Penetrating study of one of the forgotten fronts of the Great War.
Italy went to war with the neighboring Austro-Hungarian Empire in 1915 for complex reasons, writes British historian Thompson (Forging War: The Media in Serbia, Croatia, Bosnia, and Hercegovina, 2003, etc.), not least of them the irredentist view that ethnic Italians belonged to a greater Italy. The Allies abetted this view, promising to render Tyrol, Trieste and the Dalmatian coast to Italy, as well as portions of the Greek islands, Turkey and Africa. Italy’s politicians pitched an inadequately prepared and provisioned army against a tactically superior enemy, which held most of the high ground. The “white war” of Thompson’s title refers to the snowy peaks along the alpine front, but also to the sheer limestone walls that gleamed white in summer and had to be scaled—the Western front, Thompson memorably notes, tilted 45 degrees. In any season, the front was terrible, and thousands of men died—in sheer percentages, at a higher rate of casualty than in much better-known battles in France and Belgium. A few future historical giants turn up in Thompson’s pages, including Benito Mussolini, Gabriele d’Annunzio and Erwin Rommel, but mostly his informants are the forgotten soldiers of the forgotten war, one of whom recalled, “We kill each other like this, coldly, because whatever does not touch the sphere of our own life does not exist.” Many of the ethnic groups in which those soldiers figured would reappear in the history of Europe, among them Bosnian Muslims, Serbs and Slovenes, “whose alleged pacifism would be a stock joke in Tito’s Yugoslavia” but who drew rivers of Italian blood. Ironically, Italy never got its promised empire, though Mussolini would spend much effort and countless lives seeking it.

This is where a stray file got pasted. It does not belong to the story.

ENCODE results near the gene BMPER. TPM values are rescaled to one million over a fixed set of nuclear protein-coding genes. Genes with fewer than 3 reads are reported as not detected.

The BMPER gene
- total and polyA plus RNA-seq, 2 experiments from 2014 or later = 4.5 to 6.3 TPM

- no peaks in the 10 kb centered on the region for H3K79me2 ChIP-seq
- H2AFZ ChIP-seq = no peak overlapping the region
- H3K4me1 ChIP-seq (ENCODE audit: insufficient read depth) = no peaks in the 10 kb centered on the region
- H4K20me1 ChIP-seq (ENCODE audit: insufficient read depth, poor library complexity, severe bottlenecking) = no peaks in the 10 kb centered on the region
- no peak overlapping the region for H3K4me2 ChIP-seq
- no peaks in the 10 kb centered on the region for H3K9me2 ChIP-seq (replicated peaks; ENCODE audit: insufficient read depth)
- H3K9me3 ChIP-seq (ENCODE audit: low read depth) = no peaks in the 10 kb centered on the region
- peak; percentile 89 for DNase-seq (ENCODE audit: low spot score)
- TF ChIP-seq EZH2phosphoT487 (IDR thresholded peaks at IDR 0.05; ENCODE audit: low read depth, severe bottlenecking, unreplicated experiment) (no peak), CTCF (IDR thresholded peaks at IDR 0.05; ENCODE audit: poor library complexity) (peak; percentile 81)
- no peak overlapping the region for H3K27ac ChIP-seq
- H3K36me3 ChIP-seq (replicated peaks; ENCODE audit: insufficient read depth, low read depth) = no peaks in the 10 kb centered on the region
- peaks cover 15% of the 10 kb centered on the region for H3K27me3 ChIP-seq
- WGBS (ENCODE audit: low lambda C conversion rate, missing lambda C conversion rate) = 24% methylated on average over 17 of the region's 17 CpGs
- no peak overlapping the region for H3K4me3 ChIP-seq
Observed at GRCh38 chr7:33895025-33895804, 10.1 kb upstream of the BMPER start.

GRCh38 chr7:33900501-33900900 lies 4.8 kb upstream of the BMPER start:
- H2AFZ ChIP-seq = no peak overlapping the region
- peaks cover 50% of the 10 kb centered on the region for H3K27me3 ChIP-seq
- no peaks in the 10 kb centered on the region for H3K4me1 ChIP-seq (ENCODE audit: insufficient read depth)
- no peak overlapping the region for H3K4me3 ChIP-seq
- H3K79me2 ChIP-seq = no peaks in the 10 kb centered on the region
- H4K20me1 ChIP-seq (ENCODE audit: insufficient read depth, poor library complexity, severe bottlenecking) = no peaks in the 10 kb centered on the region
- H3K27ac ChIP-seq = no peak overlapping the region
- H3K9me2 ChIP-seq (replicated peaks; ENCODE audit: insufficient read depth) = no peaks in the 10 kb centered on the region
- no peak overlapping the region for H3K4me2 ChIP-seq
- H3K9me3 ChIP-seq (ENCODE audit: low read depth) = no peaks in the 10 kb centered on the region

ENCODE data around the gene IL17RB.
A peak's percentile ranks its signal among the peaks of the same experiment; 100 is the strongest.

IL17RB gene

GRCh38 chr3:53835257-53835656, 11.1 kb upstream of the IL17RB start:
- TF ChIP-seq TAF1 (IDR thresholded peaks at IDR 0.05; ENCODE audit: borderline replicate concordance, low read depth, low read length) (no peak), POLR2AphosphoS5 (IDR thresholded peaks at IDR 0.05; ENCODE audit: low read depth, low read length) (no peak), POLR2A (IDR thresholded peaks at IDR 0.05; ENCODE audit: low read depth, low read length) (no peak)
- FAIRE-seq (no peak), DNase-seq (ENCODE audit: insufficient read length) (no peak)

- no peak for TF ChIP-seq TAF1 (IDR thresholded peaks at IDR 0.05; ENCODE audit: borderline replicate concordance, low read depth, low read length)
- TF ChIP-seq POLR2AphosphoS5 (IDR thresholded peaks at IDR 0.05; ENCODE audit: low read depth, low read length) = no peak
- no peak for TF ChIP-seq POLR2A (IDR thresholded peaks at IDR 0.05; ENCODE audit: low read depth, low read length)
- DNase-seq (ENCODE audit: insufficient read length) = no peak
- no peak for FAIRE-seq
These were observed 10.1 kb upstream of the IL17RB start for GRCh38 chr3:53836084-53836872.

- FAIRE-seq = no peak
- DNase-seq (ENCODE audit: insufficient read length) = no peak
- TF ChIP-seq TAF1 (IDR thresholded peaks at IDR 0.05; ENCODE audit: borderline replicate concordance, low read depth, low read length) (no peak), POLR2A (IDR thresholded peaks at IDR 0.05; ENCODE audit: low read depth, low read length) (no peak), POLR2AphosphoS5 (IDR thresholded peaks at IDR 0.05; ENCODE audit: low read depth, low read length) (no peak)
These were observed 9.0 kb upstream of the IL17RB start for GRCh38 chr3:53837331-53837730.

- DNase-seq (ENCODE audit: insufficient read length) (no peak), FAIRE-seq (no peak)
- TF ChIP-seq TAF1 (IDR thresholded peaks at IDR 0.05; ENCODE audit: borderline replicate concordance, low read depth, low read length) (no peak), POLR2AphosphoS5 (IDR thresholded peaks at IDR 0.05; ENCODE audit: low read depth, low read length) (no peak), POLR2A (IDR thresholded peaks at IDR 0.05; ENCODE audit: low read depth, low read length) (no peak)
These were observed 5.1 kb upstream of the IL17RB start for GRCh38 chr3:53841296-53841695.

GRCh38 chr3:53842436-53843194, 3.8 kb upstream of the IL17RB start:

A much-needed addition to the literature of World War I, which is undergoing substantial revision nearly a century after it was fought.